Sometimes I wonder about people. How can someone who is smart, good at his job, and generally articulate fail dismally when it comes to written communication? I’ve seen emails, white papers, formal correspondence, you name it that leave me scratching my head. I just can’t figure out what the writer is trying to say. What gives?
I think there are a few different forces at work here. First, I think the fluidity of expressing oneself via computer keyboard lends itself to error. That is, we can make corrections much more easily on screen than on a typewriter or in handwriting, so we write and rewrite. In that process, we often overlook adjectives and articles that applied to a former expression which ultimately didn’t make the cut. We change the money words, but forget to clean up the pocket change.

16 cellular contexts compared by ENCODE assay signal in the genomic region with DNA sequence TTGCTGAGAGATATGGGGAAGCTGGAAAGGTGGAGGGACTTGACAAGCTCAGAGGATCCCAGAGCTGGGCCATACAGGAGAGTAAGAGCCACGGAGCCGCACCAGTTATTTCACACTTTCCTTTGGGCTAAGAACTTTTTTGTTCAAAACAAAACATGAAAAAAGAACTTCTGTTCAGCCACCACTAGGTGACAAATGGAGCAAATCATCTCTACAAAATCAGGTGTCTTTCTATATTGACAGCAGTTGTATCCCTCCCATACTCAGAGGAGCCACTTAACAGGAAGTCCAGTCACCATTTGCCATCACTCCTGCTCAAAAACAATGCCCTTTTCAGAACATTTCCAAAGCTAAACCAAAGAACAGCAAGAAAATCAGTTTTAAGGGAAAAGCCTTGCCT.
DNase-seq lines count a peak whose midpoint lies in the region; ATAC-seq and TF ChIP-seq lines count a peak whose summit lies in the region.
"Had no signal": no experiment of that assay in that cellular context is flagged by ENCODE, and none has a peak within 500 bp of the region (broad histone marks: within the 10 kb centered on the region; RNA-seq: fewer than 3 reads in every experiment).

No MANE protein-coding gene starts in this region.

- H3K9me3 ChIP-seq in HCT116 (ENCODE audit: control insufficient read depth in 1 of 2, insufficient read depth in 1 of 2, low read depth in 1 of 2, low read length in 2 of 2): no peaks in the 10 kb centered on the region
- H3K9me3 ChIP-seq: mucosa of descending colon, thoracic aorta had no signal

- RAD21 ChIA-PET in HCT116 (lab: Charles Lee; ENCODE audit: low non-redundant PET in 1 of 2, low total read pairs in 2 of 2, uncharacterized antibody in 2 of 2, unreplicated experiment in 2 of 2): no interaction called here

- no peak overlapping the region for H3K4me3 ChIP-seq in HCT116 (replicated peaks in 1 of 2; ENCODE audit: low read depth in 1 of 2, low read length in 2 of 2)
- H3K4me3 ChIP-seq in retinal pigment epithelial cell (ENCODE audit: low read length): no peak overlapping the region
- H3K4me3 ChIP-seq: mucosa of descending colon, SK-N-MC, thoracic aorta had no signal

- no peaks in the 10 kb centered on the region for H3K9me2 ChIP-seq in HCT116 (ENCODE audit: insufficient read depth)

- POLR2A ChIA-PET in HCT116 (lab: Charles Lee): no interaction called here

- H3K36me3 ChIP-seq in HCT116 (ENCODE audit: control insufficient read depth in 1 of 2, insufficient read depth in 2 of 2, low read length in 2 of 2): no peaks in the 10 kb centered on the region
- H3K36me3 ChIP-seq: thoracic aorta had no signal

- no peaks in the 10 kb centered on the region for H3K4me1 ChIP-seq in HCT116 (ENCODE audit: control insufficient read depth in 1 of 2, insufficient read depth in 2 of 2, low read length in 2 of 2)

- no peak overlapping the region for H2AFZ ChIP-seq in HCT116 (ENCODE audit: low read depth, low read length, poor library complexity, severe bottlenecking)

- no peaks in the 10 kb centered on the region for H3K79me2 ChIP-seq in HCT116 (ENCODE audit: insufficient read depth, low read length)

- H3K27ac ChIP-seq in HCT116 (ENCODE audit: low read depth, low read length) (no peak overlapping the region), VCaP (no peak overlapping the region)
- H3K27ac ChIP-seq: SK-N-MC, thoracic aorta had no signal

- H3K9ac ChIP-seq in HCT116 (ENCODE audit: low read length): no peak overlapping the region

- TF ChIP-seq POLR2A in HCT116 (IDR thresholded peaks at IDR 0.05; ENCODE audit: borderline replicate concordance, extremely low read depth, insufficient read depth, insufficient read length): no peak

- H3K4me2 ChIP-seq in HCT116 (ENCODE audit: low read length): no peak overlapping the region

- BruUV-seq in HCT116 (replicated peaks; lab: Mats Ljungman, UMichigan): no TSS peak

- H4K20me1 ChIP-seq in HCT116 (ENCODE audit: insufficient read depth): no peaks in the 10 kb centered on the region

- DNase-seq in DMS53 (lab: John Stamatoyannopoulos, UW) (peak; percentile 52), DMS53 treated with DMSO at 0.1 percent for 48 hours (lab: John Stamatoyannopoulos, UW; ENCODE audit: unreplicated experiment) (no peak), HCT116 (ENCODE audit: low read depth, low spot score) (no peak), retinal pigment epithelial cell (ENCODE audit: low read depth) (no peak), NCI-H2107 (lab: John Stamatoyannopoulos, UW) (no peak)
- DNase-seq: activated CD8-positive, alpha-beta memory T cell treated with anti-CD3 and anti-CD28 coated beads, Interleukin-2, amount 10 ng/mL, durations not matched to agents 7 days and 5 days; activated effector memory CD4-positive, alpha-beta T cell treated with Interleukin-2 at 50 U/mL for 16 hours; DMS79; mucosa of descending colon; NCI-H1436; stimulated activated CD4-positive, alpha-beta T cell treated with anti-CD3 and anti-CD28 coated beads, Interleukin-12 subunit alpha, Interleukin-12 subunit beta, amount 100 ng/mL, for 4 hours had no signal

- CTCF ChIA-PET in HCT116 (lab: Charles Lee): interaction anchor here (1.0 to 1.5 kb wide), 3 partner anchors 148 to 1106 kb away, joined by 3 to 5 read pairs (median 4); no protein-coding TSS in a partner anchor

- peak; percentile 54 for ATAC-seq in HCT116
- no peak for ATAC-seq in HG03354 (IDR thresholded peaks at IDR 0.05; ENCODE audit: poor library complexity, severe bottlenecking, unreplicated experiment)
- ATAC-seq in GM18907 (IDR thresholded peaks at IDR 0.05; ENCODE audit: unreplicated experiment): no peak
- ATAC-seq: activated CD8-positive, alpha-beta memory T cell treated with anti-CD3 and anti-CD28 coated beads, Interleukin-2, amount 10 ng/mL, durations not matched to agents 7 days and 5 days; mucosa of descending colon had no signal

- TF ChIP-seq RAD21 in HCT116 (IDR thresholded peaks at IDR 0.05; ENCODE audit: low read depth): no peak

Second, people often overthink when they put something in writing. Instead of employing simple, straightforward expressions–being clear and direct–they over-describe. This often results in the misuse of vocabulary or convoluted phraseology. All the twists and turns lay the path to misunderstanding.
On the flip side, sometimes people don’t think enough. They write in a stream-of-consciousness pattern that can work in speech but falls far short in the written word. People can’t follow, and there’s no one around to interpret for them.
Fortunately, there is one simple trick that address all of these issues: read your stuff. Before you hit send or print or publish, take a few extra minutes to read through what you’ve just written, preferably out loud. I can’t count the number of times this has saved me from screwing up. I also can’t count the number of times when I didn’t do this and I did screw up. What I’ve learned is that if I stumble when reading my own material (even a simple email), my reader is likely to do an all-out face plant.
I understand that not everyone is a writer. People have gifts in different areas. But regardless of how someone is gifted, everyone wants to be understood. So when you write something, read it and weep. And then fix it.